Vote yes on Proposition 19, the measure to legalize marijuana, and the unofficial state weed and largest cash crop will be controlled like alcohol, police will focus on serious crimes and California will get billions of dollars in new taxes. That’s the pitch proponents make.
“It’s a jumbled legal nightmare,” opponents retort, disputing those claims and insisting that the measure would lead to stoned nurses in hospitals, drugged motorists on the road and more high teenagers.
Proposition 19, at three pages in the official voter information guide, is neither the longest nor the shortest initiative on the Nov. 2 ballot, but it would propel the state into unknown territory.
What is clear is that after midnight on election day, if the initiative has passed and you are at least 21 years old, you will be allowed under state law to smoke a joint in your home or other private place when no kids are around, keep a stash of up to an ounce and grow up to 25 square feet of marijuana plants.
That change, however, would not protect you from U.S. Drug Enforcement Administration agents, who could still enforce the federal Controlled Substances Act. And the new law could face a legal challenge, although the courts have ruled that states can decriminalize marijuana.
Beyond that, the potential effects of Proposition 19 become much murkier. The initiative would make California the first state to allow commercial cultivation and retail sales.
The measure’s opponents say talk of legal sales and tax revenues is fanciful because the federal government wouldn’t stand for it. U.S. Atty. Gen. Eric Holder promised this month to “vigorously enforce” federal drug laws, regardless of what California voters do. And former federal drug officials say it’s unlikely any taxes would be paid because that would be admitting to a criminal violation.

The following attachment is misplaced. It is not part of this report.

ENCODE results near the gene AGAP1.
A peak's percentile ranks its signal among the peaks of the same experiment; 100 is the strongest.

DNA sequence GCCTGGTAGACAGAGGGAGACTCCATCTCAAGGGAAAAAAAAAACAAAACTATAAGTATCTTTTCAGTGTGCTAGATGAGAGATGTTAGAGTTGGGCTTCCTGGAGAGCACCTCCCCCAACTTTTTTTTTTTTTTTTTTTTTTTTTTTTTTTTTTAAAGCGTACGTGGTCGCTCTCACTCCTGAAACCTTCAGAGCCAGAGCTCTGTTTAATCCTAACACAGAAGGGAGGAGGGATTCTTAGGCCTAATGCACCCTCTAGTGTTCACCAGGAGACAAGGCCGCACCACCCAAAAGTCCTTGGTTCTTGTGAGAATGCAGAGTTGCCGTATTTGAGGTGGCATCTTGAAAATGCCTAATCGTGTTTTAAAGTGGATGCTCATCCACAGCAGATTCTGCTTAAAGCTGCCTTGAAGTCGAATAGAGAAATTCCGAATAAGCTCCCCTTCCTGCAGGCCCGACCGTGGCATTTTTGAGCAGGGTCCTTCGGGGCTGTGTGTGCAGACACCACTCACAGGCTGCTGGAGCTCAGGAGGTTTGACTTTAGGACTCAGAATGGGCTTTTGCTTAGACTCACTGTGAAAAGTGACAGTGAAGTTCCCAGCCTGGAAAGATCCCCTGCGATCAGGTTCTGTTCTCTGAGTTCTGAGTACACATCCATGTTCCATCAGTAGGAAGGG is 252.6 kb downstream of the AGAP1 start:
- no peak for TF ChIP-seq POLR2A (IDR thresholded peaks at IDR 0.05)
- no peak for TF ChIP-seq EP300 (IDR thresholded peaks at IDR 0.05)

But California’s voters are not averse to casting their state into uncertainty. “It’s part of California’s culture,” said Darry Sragow, a former political consultant who now teaches political science at USC. “You’ve got to be a bit adventurous to get all the way here. You’ve got to be a little bit of a risk taker.”
When it comes to marijuana, voters were also warned in 1996 that Proposition 215, which allowed the drug to be used for medical reasons, would lead to chaos. The measure passed comfortably and has led to years of raids, trials and court battles, but the state’s voters strongly support it.
About half of them now consistently tell pollsters they want to legalize marijuana, which opponents tacitly acknowledge by aiming their arguments not at legalization but at this particular initiative, ridiculing it as flawed. The argument signed by Sen. Dianne Feinstein in the voter guide begins: “Even if you support legalization of recreational marijuana, you should vote ‘No’ on Proposition 19.”
Proponents say that prohibition has failed and that it’s time for “a common sense approach to control marijuana,” as retired San Jose Police Chief Joseph D. McNamara and others say in their voter-guide argument.
Opponents, backed by law enforcement organizations and the California Chamber of Commerce, challenge almost every claim made by proponents, starting with the title: The Regulate, Control and Tax Cannabis Act of 2010. They contend it would do no such thing.
The initiative leaves the issue of whether to allow legal sales up to the state’s 481 cities and 58 counties, a wet-dry approach that mirrors how the state handles medical marijuana. But that makes it impossible to determine how carefully legal marijuana would be controlled.
If the past is any guide, most cities and counties would have nothing to do with it. Only 37 cities and 10 counties allow medical marijuana dispensaries, according to Americans for Safe Access, an advocacy group. In some places, notably Los Angeles, city officials lost control over them.
Oakland, the political hub of the state’s marijuana legalization movement, would almost certainly be the first place to wrestle with regulations. A local initiative passed six years ago requires the city to allow sales “as soon as possible under California law.”
San Francisco and Santa Cruz have passed legislation calling on the state to allow legal sales. And Oakland, Humboldt County, Berkeley and West Hollywood have endorsed Proposition 19.